The atmosphere is depressing. The workers look at you the same way they look at all the new comers that they’ve only seen since their operation’s death was announced. You know they wonder just what in the hell you’re doing. What your role in their job loss is. The older employees are complaining about their relocation while the lesser seniority workers are just plain f*cked. The maintenance guys are all exhausted from the insane amount of work they’ve been burdened with just to save their parent company a few bucks. It’s hard to believe the assembly will cease when you see how the Production Systems are still functioning in spite of the fate.

      That was back when there were good separation packages. People could go to school and get the hell out. Being fresh out of college, I always criticized those who didn’t. Now that I’m older, change is more difficult for me. I wish I hadn’t blabbed the hateful crap back then.

      Karma caught up with me and I ended up getting laid off myself. Then when I came back into the fold for a second chance, I was a NAFTA mercenary. Implementing the globalization that was just beginning to unfold 4 years prior when I was walking Wixom’s chassis line.

      What hit home was seeing the tire / wheel handling systems from Wixom down in Cuautilan. Knight was the tooling vendor and they had literally just installed it before it got ripped up (probably the same month I was there) and brought down for the original B299N launch. Cuautitlan also had equipment from Norfolk Assembly. Both plants are parking lots. The Production and Quality systems keep churning on, outside of their borders’ of invention. Soul-less and memory-less, not taking heed to the people, towns and facilities they left behind. It’s the machine and no matter how much you love it, it will be just as cold and unforgiving as it has always been.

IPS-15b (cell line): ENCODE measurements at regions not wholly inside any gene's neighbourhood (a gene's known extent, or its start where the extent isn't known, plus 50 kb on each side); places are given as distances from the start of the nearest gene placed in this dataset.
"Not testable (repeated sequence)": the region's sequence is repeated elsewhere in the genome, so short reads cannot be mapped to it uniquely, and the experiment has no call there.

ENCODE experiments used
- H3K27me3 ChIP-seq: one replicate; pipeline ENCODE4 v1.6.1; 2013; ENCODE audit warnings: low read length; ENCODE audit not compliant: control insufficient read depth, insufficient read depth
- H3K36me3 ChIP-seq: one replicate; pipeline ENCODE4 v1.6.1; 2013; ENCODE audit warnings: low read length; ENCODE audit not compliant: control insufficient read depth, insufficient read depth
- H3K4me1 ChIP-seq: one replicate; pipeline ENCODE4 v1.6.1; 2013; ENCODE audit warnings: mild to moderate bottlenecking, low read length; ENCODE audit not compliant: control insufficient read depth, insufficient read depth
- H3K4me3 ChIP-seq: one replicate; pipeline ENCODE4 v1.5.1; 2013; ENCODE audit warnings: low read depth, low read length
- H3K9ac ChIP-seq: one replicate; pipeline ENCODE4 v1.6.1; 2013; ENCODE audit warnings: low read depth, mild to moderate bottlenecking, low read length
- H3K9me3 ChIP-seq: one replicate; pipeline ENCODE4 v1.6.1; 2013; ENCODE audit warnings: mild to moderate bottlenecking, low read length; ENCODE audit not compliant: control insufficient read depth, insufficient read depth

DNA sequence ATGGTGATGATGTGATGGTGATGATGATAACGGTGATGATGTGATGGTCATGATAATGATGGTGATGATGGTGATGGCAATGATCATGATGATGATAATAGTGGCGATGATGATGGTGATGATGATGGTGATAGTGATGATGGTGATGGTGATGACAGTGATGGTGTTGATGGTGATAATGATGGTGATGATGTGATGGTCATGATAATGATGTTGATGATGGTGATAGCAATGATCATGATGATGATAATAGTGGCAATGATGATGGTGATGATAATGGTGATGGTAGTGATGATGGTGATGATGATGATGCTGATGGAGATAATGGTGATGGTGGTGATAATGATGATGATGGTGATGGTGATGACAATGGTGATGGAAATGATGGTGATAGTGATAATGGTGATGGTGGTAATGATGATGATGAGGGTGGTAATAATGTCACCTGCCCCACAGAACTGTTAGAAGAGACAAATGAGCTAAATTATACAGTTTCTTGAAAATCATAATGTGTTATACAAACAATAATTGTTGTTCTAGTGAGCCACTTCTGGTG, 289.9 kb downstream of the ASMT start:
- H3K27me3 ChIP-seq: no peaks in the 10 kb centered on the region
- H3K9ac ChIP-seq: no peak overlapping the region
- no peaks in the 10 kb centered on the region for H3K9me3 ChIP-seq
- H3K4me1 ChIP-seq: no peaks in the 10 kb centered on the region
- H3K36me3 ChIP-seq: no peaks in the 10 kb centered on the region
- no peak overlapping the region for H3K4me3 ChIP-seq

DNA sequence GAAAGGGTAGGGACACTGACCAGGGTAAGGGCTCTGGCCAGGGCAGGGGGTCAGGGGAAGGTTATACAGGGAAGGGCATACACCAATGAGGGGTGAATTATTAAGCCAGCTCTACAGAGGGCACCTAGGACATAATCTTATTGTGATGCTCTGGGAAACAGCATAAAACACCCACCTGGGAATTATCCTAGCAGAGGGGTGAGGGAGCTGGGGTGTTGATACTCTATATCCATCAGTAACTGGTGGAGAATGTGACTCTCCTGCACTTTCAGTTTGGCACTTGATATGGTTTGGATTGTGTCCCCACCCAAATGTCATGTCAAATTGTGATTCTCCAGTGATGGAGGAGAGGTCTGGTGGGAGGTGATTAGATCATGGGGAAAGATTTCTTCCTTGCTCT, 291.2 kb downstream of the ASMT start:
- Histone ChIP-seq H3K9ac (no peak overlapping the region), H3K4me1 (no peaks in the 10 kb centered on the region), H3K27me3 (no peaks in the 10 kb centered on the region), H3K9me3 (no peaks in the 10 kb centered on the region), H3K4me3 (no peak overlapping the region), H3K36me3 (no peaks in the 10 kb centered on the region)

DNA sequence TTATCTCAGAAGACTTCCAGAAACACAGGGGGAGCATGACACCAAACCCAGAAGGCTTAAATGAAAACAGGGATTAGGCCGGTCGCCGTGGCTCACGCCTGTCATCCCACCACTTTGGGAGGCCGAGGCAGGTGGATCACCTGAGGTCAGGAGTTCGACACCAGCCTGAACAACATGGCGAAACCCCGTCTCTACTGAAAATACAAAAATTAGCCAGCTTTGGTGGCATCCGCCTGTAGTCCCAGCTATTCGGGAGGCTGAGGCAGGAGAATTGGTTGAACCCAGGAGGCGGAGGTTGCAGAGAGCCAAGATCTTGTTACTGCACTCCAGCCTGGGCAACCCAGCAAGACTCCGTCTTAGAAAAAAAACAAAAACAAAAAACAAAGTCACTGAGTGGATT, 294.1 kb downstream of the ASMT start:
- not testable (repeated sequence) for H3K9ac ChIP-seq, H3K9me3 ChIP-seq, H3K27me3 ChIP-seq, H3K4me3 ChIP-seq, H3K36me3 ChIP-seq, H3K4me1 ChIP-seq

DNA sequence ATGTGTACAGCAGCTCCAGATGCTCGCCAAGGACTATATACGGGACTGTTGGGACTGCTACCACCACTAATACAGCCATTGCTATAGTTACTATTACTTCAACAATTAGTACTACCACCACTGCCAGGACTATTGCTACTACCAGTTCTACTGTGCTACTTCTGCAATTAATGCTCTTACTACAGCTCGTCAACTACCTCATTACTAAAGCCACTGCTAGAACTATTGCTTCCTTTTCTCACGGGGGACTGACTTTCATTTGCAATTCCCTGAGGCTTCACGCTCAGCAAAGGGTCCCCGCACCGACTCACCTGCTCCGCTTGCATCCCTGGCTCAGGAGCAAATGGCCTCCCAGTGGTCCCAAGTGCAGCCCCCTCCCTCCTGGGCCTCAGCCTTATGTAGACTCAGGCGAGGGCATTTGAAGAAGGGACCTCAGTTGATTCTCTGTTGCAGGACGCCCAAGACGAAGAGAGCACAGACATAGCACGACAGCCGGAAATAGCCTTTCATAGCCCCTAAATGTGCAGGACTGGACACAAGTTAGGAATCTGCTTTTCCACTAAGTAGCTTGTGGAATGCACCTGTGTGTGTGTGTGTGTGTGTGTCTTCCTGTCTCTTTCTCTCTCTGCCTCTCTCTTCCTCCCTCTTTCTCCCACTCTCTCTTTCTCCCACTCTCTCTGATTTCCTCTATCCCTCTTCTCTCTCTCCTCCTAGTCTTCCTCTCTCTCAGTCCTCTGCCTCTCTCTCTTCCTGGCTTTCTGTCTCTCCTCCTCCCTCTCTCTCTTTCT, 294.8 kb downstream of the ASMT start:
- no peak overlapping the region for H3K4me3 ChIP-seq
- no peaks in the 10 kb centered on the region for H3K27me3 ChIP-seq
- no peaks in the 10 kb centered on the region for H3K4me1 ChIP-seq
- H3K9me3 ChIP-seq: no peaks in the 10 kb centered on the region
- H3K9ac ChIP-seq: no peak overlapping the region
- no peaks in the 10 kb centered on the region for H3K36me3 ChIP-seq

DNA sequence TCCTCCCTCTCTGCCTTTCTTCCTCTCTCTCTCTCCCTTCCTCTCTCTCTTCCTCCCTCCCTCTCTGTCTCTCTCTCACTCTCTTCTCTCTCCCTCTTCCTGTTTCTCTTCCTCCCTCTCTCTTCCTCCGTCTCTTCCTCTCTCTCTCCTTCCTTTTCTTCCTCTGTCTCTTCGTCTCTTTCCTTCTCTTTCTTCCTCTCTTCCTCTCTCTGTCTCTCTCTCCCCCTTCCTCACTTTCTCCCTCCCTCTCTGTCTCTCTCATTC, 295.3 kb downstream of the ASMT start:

• avatar

    It’s not the only oddly repurposed faux Independence Hall. There’s a shopping center outside Wilmington, Delaware with a Hall replica in the center. Last time I was there, it housed a Melting Pot restaurant:

  • avatar

    Thanks for sharing. I love old buildings and hate to see them in disrepair. Typically they get torn down only to be replaced with a soulless glass box building that sucks energy and looks like the price point it was built to. Buildings like this are special, even if they have been disfigured with extruded aluminum front entrances like this one has.

    Budd rang a bell for me, as the railroad cars I commuted in had a sign inside stating that they were rebuilt by the Budd Corp.